Job Description of a Corporate Chef

A corporate chef requires some formal education. Learn about the training, job duties and career requirements to see if this is the right career for you.

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Corporate chefs do more than cook. This position requires education, experience and creative talent as well as a strong business acumen.

Essential Information

Corporate chefs manage the culinary operations and entrepreneurial aspects of a dining establishment. They are executive chefs who generally oversee dining experiences at hotel or restaurant chains, ensuring that the best practices are implemented and commercial growth is achieved. They need years of experience in professional kitchens as well as some business acumen in order to create budgets and assist with marketing.

Training to become a chef varies, with some learning through experience, and others completing programs at culinary schools or community colleges. Professional certification, while optional, is a common way chefs display their level of expertise.

Required Education Ranges from on-the-job training to bachelor's degrees in the culinary arts
Certification Voluntary
Projected Job Growth (2014-2024)* 9% for chefs and head cooks
Average Salary (2015)* $45,920 for chefs and head cooks

Source: * U.S. Bureau of Labor Statistics (BLS).

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Job Description

Becoming a corporate chef requires several years of professional experience and innovational expertise. With their distinguished culinary skills and penchant for delectable cuisine, corporate chefs redesign menus and make up new recipes that'll help promote the brand recognition of a company. The recipes they come up with may be included in the regular menu, listed as a dining special or classified as a seasonal offering. Corporate chefs also handle catering events where they showcase cooking techniques, such as searing fish, carving a turkey or braising vegetables.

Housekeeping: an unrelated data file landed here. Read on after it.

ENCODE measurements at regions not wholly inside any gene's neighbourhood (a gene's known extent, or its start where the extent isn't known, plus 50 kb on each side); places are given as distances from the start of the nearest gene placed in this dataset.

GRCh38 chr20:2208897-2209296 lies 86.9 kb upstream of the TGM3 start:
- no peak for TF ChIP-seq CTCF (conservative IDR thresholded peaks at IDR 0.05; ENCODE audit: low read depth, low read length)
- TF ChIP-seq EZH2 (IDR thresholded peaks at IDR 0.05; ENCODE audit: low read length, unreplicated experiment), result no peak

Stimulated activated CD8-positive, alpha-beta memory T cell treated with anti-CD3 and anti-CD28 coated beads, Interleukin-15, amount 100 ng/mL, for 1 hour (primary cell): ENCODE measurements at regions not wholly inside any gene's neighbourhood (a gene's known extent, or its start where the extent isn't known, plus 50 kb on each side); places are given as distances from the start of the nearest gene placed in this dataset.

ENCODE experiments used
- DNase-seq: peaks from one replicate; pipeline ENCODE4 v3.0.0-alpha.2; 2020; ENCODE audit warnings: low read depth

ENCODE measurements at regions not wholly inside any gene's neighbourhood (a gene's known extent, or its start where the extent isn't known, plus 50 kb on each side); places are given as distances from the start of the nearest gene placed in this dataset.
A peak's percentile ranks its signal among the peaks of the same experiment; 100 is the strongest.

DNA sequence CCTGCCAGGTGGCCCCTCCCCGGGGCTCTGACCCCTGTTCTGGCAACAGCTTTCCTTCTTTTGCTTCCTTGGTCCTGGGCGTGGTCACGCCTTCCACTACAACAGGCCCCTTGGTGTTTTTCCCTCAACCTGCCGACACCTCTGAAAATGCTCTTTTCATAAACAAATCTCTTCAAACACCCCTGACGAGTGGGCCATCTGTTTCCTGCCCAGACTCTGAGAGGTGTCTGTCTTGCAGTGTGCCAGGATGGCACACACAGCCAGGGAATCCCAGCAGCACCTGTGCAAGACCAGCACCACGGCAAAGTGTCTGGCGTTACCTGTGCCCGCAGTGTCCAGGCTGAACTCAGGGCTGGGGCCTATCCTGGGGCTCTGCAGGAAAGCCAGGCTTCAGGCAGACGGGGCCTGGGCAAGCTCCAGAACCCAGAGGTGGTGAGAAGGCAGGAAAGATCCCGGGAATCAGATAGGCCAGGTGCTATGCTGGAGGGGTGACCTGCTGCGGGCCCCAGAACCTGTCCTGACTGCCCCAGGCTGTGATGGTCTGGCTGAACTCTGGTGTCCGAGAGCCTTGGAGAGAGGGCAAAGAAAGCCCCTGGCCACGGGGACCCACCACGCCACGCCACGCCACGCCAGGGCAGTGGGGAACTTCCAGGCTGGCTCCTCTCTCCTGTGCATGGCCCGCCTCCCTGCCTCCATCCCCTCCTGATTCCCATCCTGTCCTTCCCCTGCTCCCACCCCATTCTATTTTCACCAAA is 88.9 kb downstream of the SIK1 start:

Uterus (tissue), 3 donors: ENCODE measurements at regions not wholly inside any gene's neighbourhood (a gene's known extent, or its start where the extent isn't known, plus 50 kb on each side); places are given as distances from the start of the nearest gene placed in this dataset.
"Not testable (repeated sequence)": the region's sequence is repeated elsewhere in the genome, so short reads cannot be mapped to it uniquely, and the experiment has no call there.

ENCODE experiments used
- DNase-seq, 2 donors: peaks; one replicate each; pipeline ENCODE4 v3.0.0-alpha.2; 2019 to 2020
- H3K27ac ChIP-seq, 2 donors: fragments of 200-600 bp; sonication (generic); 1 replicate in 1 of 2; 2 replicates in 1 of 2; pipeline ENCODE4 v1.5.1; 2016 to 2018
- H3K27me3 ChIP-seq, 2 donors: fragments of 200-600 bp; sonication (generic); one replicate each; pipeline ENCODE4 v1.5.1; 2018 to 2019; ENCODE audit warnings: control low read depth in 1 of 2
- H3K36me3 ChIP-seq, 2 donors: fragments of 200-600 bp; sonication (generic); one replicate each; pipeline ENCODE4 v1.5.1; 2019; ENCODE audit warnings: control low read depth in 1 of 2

As culinary leaders, corporate chefs train and monitor the kitchen staff to be highly efficient. Moreover, corporate chefs examine the freshness of ingredients, conduct food tastings and evaluate food presentation. These professionals even ensure that the kitchen team strictly adheres to state and federal regulations when it comes to food storage, handling and preparation and other safety and sanitation codes involving dining utensils, kitchen equipment and overall cleanliness.

Business Functions of Corporate Chefs

Aside from their culinary duties, corporate chefs coordinate with other units like the purchasing and merchandising departments in corporate restaurants or hotel chains where they're employed. Chefs may help in setting a budget and indicating the products and supplies necessary to fuel the business. Furthermore, they may influence restaurant sales by reviewing menu and merchandising prices. They could also help devise marketing strategies that widen brand awareness and generate new or repeat customers.

Corporate chefs also create ways to communicate with customers to learn about their level of satisfaction and capture feedback that are instrumental to the improvement of dining services. Since corporate chefs are in the loop about various trends in the food industry, they're responsible for passing that knowledge to the cooking staff and incorporate new dishes or food and wine pairings

Salary Information and Job Outlook

According to the U.S. Bureau of Labor Statistics (BLS), executive chefs receive high compensation in notable hotels and restaurants and in prominent urban and resort areas ( The average annual salary for chefs and head cooks in 2015 was $45,920, the BLS reported. About 9% employment growth was predicted by the BLS for chefs and head cooks from 2014-2024.

Corporate chefs must be both team leader and chef. Not only do they need to be able to create stunning dishes, and ensure that their kitchen(s) are producing the highest quality food they also need great communication and management skills.

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